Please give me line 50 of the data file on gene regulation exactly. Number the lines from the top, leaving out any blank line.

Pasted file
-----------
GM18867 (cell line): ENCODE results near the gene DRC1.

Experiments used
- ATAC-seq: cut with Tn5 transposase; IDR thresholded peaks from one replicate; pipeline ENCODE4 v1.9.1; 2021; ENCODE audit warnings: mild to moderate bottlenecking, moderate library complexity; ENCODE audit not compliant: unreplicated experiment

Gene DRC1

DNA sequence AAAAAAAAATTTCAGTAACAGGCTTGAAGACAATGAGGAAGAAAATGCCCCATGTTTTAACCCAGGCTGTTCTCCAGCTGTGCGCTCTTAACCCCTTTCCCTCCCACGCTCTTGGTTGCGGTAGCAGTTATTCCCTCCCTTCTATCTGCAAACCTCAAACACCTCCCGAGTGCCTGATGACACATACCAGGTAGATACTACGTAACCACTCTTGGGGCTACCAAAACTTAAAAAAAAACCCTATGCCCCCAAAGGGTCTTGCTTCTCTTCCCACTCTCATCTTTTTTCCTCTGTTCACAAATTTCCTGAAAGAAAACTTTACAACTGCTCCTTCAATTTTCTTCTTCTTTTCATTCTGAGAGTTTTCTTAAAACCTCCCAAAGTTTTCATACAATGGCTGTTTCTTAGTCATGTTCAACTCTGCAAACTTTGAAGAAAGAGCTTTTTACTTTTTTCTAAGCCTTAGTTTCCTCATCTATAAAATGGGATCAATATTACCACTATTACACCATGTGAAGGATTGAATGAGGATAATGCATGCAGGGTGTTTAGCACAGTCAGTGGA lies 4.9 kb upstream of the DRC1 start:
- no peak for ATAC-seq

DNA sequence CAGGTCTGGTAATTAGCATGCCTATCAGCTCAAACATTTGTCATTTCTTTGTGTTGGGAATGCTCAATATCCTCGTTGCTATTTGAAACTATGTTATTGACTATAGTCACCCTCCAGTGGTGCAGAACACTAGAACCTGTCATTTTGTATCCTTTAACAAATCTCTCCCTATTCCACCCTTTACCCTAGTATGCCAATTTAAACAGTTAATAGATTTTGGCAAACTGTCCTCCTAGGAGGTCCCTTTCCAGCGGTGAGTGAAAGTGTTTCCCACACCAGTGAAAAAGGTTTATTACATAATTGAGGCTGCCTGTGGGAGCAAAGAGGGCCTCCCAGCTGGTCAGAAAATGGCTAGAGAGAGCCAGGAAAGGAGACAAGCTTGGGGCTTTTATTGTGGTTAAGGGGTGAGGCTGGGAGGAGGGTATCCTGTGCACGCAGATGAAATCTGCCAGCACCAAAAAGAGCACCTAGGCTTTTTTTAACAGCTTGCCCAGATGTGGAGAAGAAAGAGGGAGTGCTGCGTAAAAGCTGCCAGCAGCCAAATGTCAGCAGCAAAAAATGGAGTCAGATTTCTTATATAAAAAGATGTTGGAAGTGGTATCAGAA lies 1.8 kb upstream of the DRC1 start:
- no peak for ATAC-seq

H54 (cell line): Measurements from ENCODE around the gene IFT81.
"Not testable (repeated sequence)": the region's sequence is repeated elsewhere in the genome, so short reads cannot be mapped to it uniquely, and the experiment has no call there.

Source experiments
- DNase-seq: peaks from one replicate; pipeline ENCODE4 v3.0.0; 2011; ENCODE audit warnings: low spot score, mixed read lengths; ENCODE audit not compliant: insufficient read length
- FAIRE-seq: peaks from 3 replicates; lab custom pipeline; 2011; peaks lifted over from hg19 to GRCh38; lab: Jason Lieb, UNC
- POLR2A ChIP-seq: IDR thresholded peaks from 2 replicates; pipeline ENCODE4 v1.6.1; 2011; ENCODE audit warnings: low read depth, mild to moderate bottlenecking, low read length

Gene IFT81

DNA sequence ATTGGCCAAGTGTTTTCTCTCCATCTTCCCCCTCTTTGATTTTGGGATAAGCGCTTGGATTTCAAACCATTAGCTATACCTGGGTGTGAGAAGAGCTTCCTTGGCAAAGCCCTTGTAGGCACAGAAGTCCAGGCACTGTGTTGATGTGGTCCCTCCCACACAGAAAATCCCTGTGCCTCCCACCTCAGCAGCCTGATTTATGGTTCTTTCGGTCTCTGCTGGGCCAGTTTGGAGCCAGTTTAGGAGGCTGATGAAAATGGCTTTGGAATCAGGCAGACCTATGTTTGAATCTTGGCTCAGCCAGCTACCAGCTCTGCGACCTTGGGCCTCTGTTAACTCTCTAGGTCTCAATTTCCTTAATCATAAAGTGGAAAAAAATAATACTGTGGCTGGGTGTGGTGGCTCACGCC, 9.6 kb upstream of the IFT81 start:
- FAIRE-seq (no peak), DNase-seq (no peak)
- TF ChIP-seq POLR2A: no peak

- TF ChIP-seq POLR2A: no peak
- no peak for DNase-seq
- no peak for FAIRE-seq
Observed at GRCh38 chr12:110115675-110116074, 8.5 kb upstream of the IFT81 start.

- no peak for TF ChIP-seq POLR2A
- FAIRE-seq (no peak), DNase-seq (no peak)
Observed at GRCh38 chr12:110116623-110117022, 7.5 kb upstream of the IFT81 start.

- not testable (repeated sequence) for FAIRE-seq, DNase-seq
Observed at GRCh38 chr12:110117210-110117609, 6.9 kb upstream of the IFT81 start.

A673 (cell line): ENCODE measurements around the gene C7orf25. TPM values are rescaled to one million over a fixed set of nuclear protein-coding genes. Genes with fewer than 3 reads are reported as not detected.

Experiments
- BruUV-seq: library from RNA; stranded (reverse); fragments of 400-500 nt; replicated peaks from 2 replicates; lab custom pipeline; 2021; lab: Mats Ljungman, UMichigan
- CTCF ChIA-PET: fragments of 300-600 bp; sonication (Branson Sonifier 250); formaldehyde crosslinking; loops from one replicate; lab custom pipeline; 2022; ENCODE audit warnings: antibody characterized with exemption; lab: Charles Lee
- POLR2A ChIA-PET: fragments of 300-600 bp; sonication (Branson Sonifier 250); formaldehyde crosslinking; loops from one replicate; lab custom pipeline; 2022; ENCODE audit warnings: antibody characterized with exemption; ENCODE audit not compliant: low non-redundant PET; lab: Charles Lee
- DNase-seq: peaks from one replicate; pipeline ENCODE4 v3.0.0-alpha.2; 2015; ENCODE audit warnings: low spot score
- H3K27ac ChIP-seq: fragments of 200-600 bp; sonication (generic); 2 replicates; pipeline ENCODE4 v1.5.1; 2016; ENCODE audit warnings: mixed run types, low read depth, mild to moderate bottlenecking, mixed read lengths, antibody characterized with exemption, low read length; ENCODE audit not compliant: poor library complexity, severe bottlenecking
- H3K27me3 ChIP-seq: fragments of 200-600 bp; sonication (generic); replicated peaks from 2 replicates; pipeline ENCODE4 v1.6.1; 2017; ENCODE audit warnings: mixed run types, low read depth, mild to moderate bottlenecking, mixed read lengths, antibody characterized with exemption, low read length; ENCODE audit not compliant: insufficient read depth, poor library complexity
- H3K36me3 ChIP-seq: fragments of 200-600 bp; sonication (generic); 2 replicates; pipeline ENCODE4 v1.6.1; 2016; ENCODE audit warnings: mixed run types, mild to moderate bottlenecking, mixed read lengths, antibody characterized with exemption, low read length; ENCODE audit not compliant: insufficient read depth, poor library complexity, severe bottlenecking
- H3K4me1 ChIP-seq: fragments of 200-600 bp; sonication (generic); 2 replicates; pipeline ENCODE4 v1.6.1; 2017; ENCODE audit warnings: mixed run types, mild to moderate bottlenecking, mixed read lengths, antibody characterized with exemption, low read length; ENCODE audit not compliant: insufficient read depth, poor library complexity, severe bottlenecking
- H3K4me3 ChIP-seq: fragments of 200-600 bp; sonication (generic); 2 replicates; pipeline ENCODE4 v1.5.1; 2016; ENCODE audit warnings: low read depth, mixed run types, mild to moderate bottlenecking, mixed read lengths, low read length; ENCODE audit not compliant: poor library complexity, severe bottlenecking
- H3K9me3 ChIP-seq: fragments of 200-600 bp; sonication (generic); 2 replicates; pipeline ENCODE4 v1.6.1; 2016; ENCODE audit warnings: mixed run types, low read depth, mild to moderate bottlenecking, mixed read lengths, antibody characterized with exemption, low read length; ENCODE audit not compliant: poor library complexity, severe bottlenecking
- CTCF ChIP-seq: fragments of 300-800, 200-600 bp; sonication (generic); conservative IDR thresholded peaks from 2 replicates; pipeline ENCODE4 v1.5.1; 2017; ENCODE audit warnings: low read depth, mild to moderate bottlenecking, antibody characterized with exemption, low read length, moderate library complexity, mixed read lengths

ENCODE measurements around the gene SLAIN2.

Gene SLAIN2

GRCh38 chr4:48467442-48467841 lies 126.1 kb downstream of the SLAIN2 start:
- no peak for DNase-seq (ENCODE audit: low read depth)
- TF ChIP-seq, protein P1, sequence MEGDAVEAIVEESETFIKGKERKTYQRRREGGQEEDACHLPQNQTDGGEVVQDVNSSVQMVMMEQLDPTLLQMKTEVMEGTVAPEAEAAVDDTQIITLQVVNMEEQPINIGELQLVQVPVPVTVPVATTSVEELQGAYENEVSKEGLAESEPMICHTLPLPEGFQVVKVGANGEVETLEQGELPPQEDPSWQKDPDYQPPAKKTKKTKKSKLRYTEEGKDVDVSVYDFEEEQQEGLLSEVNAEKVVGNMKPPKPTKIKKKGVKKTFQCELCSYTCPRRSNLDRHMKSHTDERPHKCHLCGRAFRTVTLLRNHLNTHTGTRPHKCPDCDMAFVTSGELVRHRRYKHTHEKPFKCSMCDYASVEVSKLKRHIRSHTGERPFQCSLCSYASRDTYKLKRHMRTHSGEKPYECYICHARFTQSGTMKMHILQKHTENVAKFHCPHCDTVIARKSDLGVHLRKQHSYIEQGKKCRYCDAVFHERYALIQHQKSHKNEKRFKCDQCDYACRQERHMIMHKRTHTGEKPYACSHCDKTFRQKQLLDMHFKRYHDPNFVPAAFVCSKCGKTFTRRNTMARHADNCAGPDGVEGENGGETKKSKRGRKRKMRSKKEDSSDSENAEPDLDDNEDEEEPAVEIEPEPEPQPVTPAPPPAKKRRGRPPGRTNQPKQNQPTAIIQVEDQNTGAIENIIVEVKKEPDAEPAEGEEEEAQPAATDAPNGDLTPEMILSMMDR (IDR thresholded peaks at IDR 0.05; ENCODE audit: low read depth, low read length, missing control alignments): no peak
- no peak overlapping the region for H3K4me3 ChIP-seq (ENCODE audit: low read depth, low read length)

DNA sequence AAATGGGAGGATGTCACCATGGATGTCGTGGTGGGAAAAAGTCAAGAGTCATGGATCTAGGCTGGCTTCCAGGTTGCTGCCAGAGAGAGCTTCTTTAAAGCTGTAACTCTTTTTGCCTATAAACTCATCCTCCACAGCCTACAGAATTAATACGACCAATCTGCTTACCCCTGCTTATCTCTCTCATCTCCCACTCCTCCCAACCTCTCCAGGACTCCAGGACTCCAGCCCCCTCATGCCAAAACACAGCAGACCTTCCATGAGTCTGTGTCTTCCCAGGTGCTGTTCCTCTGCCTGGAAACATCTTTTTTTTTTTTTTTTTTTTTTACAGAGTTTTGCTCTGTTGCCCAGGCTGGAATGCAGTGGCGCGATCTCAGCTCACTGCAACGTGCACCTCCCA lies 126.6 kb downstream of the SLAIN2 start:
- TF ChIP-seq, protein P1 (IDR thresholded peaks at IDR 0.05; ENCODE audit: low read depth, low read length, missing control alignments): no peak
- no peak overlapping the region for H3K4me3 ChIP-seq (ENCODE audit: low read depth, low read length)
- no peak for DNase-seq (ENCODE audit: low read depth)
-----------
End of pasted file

- no peak for DNase-seq (ENCODE audit: low read depth)